• It is unlawful for an employer to retaliate against you for reporting suspected sexual harassment or assisting in any investigation.


Investigation and Corrective Action

  • Anyone who engages in sexual harassment or retaliation will be subject to remedial and/or disciplinary action, up to and including termination.
  • Maverick Concerts will investigate all reports of harassment, whether information was reported in verbal or written form.
  • An investigation of any complaint should be commenced immediately and completed as soon as possible.
  • The investigation will be kept confidential to the extent possible.
  • Any employee may be required to cooperate as needed in an investigation of suspected sexual harassment.
  • It is illegal for employees who participate in any investigation to be retaliated against.


Investigation Process

Maverick Concerts also has a duty to take appropriate steps to ensure that harassment will not occur in the future. Here is how we will investigate claims.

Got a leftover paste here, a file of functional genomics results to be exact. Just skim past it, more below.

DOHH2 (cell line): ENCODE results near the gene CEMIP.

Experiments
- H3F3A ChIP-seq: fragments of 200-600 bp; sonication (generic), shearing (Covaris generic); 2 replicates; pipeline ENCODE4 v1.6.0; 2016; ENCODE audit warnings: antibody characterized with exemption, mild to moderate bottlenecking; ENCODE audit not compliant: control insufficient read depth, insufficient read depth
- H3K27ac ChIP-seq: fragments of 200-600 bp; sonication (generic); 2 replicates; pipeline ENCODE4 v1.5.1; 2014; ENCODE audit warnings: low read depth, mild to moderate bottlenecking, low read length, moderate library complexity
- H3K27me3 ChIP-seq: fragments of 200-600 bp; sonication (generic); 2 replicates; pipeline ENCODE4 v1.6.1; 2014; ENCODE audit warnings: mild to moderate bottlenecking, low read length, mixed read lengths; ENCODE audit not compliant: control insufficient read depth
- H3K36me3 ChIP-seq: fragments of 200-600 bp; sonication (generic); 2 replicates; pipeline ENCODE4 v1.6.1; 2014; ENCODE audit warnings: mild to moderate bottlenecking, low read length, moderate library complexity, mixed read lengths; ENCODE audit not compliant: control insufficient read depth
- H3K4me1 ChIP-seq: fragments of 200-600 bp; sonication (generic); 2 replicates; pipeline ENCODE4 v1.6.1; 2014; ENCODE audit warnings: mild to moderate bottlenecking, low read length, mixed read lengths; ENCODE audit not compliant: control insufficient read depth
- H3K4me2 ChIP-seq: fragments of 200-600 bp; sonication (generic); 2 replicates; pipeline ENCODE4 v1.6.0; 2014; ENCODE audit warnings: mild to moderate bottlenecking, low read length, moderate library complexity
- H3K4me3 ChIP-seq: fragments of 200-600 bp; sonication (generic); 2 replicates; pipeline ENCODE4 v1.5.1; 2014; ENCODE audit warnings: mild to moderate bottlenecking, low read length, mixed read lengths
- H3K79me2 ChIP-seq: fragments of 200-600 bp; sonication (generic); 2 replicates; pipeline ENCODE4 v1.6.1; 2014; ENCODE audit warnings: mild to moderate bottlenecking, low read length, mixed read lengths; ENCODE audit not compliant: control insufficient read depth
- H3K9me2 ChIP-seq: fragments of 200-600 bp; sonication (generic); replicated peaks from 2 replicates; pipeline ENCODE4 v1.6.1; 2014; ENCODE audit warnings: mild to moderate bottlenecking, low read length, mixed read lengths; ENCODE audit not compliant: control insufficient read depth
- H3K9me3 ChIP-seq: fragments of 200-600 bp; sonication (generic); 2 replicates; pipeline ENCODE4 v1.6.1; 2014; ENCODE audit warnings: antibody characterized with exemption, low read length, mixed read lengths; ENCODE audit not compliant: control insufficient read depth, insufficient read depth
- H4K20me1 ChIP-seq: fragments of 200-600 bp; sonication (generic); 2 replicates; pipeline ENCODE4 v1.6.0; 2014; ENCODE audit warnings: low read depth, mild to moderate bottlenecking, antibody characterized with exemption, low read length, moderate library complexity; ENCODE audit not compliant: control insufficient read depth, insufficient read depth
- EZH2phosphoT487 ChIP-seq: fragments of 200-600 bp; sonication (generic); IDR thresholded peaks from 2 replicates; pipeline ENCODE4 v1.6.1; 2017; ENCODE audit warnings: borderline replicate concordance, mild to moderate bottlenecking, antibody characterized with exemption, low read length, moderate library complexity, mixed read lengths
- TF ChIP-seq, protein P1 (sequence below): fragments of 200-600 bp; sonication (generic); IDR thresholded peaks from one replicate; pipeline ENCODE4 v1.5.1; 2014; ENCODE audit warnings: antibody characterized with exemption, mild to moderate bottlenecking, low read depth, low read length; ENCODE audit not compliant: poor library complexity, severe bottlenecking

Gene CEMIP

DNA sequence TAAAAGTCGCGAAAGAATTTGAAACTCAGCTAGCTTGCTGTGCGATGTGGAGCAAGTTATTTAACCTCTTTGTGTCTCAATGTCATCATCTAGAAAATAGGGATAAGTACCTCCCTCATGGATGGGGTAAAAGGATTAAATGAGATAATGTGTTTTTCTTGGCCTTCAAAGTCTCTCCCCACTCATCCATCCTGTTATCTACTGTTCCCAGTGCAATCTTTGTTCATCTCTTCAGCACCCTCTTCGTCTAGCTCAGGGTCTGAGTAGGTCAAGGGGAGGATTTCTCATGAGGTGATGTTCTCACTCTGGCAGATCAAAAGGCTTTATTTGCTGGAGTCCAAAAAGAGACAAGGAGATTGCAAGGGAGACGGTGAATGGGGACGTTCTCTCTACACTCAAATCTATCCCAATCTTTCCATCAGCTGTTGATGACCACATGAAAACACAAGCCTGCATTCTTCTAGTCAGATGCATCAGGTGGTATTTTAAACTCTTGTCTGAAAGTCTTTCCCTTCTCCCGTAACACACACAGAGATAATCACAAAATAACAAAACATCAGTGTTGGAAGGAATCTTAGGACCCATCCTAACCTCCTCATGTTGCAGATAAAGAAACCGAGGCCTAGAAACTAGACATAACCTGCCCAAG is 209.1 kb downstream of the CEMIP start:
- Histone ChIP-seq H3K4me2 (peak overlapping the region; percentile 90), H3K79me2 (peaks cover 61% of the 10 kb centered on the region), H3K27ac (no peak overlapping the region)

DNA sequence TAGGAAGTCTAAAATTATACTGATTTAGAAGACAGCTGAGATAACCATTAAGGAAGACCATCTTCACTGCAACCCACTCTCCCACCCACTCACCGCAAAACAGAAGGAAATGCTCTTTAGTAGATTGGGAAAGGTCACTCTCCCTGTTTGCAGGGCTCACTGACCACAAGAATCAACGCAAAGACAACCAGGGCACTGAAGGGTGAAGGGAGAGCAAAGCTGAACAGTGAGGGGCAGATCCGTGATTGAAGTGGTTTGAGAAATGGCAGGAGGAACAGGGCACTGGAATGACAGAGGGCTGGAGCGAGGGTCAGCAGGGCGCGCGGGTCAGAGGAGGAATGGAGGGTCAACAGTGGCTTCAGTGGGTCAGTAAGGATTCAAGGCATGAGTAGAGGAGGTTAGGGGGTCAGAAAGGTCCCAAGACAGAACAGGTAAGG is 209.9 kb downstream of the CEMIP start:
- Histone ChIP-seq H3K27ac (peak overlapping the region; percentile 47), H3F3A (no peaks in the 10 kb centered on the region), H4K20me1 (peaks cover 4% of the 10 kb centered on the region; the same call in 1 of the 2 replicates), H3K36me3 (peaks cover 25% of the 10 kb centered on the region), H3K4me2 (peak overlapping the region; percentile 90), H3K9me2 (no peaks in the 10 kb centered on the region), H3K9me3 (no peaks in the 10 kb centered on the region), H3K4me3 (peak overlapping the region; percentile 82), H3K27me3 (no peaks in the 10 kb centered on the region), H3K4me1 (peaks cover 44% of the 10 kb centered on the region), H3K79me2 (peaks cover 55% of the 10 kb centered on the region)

• David Gubits, Vice President of the Board of Directors will conduct an immediate review of the allegations, and take any interim actions, as appropriate
  • Relevant documents, emails or phone records will be requested, preserved and obtained.
  • Interviews will be conducted with parties involved and witnesses
  • Investigation is documented as outlined in the sexual harassment policy
  • The individual who complained and the individual(s) accused of sexual harassment are notified of final determination and that appropriate administrative action has been taken.


Additional Protections and Remedies

In addition to what we’ve already outlined, employees may also choose to pursue outside legal remedies as suggested below. New York State Division of Human Rights (DHR)

  • A complaint alleging violation of the Human Rights Law may be filed either with DHR or in New York State Supreme Court.
  • Complaints may be filed with DHR any time within one year of the alleged sexual harassment. You do not need to have an attorney to file.
  • If an individual did not file at DHR, they can sue directly in state court under the Human Rights Law, within three years of the alleged sexual harassment.
  • An individual may not file with DHR if they have already filed a Human Rights Law complaint in state court.
  • For more information, visit:


United States Equal Employment Opportunity Commission (EEOC)

  • An individual can file a complaint with the EEOC anytime within 300 days from the alleged sexual harassment. You do not need to have an attorney to file.